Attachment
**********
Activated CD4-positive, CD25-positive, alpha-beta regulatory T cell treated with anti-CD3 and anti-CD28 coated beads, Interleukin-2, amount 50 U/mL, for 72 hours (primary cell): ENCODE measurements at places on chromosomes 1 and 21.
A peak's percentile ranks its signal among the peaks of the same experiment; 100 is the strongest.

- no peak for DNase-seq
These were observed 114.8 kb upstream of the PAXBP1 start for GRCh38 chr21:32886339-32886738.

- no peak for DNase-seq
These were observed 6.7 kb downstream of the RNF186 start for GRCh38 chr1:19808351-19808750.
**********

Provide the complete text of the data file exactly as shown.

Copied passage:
Activated CD4-positive, CD25-positive, alpha-beta regulatory T cell treated with anti-CD3 and anti-CD28 coated beads, Interleukin-2, amount 50 U/mL, for 72 hours (primary cell): ENCODE measurements at places on chromosomes 1 and 21.
A peak's percentile ranks its signal among the peaks of the same experiment; 100 is the strongest.

- no peak for DNase-seq
These were observed 114.8 kb upstream of the PAXBP1 start for GRCh38 chr21:32886339-32886738.

- no peak for DNase-seq
These were observed 6.7 kb downstream of the RNF186 start for GRCh38 chr1:19808351-19808750.